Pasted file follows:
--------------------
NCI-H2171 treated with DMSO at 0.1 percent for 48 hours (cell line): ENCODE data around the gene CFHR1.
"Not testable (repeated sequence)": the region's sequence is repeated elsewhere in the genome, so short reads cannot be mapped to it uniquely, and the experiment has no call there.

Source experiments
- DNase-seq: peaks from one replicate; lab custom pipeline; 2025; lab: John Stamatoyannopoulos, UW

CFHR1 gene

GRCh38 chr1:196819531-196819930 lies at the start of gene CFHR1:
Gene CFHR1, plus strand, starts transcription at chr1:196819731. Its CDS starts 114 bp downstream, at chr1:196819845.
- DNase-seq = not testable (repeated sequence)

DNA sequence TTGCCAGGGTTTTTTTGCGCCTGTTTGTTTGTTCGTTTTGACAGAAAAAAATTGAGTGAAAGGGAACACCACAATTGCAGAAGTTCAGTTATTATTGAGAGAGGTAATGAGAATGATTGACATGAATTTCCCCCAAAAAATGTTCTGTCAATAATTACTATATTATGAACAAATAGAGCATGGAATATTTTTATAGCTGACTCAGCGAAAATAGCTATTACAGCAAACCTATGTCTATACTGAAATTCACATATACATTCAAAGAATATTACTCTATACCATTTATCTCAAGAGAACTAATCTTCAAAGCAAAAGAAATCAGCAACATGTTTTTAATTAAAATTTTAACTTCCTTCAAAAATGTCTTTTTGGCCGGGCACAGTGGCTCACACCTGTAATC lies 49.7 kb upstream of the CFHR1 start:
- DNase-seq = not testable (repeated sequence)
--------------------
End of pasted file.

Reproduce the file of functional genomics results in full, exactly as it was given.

NCI-H2171 treated with DMSO at 0.1 percent for 48 hours (cell line): ENCODE data around the gene CFHR1.
"Not testable (repeated sequence)": the region's sequence is repeated elsewhere in the genome, so short reads cannot be mapped to it uniquely, and the experiment has no call there.

Source experiments
- DNase-seq: peaks from one replicate; lab custom pipeline; 2025; lab: John Stamatoyannopoulos, UW

CFHR1 gene

GRCh38 chr1:196819531-196819930 lies at the start of gene CFHR1:
Gene CFHR1, plus strand, starts transcription at chr1:196819731. Its CDS starts 114 bp downstream, at chr1:196819845.
- DNase-seq = not testable (repeated sequence)

DNA sequence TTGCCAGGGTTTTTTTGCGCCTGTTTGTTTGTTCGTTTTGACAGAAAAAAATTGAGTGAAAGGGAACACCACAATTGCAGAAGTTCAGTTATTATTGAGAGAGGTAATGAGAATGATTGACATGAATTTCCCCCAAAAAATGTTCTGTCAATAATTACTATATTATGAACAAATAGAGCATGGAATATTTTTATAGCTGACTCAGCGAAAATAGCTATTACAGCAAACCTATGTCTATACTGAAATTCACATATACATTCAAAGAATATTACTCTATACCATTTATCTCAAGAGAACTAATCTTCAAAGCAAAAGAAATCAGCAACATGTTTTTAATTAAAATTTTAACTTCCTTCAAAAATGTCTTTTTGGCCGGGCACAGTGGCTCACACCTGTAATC lies 49.7 kb upstream of the CFHR1 start:
- DNase-seq = not testable (repeated sequence)